Results (2 million iterations)
Operation Seconds
Literal function 1.218
Variable function 1.305
call_user_func() 2.734
call_user_func_array() 3.386
Native Method 1.095
Magic Method (__call()) 3.018
Magic Method (with sub-function) 7.226
Get Native Property 0.619
Get Magic Property (__get()) 2.066
Set Native Property 0.752
Set Magic Property (__set()) 2.623
Get Array Property 0.473
Set Array Property 0.655
Get Object Property 0.598
Set Object Property 0.733
Get ArrayAccess Property 2.379
Set ArrayAccess Property 3.030
Get Base Property 0.617
Get Base Property from Child 0.611
Get Child Property 0.625
Get Base Method 1.185
Get Base Method from Child 1.142
Get Child Method 1.141
Override Child Method 1.124
Get Composed Method 2.232
Iterate array 1.67
Iterate internal iterator 22.87
Iterate external iterator 6.06


I've used the same benchmark code as you do, to compare the speed of different functions. So I had two blocks of

$start = microtime(true);
some test.
$stop = microtime(true);
echo "Test name: " . ($stop - $start) . " seconds". PHP_EOL;

I observed, that the second block was always a little bit faster, which was because the line

$start = microtime(true);

did not do exactly the same in both blocks: The first time it declared the variable $start and gave it a value. The second time it only gave it a value.

As you're doing only one test in a run and repeats it often, this may not have a significant effect for you, but maybe you'd like to add

$start = $stop = $i = 0;

Let me second Wez's comments and take it a bit further. Create the code you want without regard to speed, then profile the code to figure out where it can be made faster. If you spend all of your time "optimizing" your code by finding work arounds to __get/__set instead of just using them, by the time you get to the end you may have no more time or inclination to go in and profile the code which might turn out that your "non-trivial" performance drainers only account for < 5% of the total code execution.

Of course, since you're using solid test driven principles, you'll have the full safety net to refactor with impunity. ;-)

Please don't start a discussion about speed of object oriented programs. They are a little bit slower than the normal dirty PHP all in one function procedural nightmare.

The real speed of object orientation lies in the time you save when maintaining a clean, well structured codebase.

And every manager will say:
I'll give you three servers more, if you'll do the job in half the time and it will run stable!

or at least potentially better programming. Larry Garfield is starting a conversation about the speeds of specific functions– an important contribution for something that has to be as optimized as Drupal.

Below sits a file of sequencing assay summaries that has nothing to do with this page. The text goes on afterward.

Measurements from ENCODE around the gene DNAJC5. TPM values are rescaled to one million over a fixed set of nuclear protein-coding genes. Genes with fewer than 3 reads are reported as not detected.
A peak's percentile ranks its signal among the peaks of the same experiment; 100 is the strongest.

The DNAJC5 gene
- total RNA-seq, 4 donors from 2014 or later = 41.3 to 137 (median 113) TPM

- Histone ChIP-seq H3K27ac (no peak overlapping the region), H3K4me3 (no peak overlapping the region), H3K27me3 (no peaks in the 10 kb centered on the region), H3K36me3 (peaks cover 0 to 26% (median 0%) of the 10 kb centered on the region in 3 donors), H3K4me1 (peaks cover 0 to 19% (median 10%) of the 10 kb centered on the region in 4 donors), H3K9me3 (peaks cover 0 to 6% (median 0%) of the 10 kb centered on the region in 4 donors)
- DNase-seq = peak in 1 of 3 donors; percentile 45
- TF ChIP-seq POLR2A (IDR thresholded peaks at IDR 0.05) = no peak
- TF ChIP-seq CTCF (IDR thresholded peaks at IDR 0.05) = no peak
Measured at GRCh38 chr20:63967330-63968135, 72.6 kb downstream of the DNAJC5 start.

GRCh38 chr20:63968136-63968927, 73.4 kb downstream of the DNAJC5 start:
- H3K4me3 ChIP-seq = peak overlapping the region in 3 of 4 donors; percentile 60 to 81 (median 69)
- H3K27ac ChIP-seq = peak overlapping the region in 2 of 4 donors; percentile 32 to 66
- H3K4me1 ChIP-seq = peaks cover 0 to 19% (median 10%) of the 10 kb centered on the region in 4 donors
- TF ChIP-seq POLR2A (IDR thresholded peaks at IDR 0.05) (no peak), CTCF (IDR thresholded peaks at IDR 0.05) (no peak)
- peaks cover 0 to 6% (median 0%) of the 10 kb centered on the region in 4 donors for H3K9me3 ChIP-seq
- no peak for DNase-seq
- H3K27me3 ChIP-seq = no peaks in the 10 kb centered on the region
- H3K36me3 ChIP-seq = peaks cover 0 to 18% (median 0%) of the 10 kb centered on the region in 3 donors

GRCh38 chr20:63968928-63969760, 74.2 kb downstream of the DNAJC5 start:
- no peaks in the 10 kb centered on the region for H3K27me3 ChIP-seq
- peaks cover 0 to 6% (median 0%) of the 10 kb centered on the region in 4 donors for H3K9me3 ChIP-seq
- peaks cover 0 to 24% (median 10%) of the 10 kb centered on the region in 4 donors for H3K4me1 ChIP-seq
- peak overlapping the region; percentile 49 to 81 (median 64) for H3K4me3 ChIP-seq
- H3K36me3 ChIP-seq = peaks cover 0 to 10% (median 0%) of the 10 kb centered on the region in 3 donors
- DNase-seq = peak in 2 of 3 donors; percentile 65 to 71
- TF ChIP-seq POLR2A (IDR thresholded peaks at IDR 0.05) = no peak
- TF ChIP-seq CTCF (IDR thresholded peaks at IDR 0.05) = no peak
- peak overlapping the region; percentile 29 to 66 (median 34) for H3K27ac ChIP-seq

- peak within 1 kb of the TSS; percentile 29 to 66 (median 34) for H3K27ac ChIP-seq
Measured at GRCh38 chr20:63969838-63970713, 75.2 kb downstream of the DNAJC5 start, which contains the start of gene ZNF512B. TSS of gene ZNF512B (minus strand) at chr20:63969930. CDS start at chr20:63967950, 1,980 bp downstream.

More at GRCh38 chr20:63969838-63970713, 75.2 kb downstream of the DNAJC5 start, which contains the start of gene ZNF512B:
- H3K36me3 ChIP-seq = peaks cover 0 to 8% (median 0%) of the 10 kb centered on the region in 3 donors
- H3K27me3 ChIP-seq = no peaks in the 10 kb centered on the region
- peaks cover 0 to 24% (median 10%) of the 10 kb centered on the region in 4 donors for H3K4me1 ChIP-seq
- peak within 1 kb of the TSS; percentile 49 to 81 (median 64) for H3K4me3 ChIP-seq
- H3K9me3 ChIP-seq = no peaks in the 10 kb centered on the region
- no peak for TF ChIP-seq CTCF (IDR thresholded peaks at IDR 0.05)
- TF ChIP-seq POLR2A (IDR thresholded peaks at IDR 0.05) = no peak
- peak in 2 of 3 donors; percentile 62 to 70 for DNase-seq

So how do we start getting rid of "call_user_function" ;-) ?

Of course, my understanding is that the first order of optimization is avoiding a call to the database wherever possible– as a general principle?

The pros and cons of an OOP codebase are all well-established and discussed to death. The performance profile of Drupal core is something that gets a LOT of attention, and any conversion of any portion of it to OOP must receive this kind of attention. The approaches we take when re-architecting any procedural code will be influenced by the speed implications. Imagine, for example, converting the current hook system to something that uses __call(), internal iterators, and caps things off with call_user_func_array(). ;) While the code may be elegant (hypothetically speaking), the performance would be nightmarish.

Larry, this is awesome work. Thanks for helping map out the landmines in advance.

It's very easy to get hung up on call_user_func being slow compared to other invocation mechanisms, but how significant is that to the Drupal runtime compared to, say, the SQL being issued on a typical page load?

It's important to understand what's fast, but it's more important to realize that speed is relative; function invocation is almost certainly lightning fast compared to SQL or disk IO, and this is where profiling comes in. Find out what is significant using a profiler, then come up with alternative approaches and benchmark those, and fold back in, then repeat.

Hi Wez! Definitely profiling to determine what the slowest parts of your system are is important. Micro-optimizations usually don't yield huge performance benefits. However, knowing their general cost is important, too. For instance, do you really want to base a critical section of code that runs 100x more than any other routine on a user-space iterator? Probably not, if you can help it.

Similarly, if you can reduce the number of SQL calls you make by leveraging ArrayAccess as part of an abstraction layer, it's good to be aware that you're not eliminating time, you're just moving it elsewhere. That may still end up being a big win, but it's not a free win. It's important to know going in what the trade-off costs are, so you can decide if a certain refactoring is going to be worthwhile.

Right now, actually, Drupal's biggest time sink is simply loading and parsing code. (So says both the profiling I've done and the profiling Rasmus has done for us, because he's cool.) That's an area that should get better in Drupal 6, and I have plans to reduce that even more in Drupal 7. We'll get there. :-)

MySQL queries can easily be profiled with the built-in query logger, with MySQL 5.1.21+ (or a patched 5.0) even with microseconds granularity.

Just run the application as normal and filter the Slow Query Log afterwards with an easy though customizable script:
php mysql_filter_slow_log.php --exclude-user --no-duplicates linux-slow.log > mysql-slow-queries.log

Activate the Slow Query Log in my.ini:
# Log only those queries that run 0.3s or more (in microseconds)
# Additionally log all queries which do not use indexes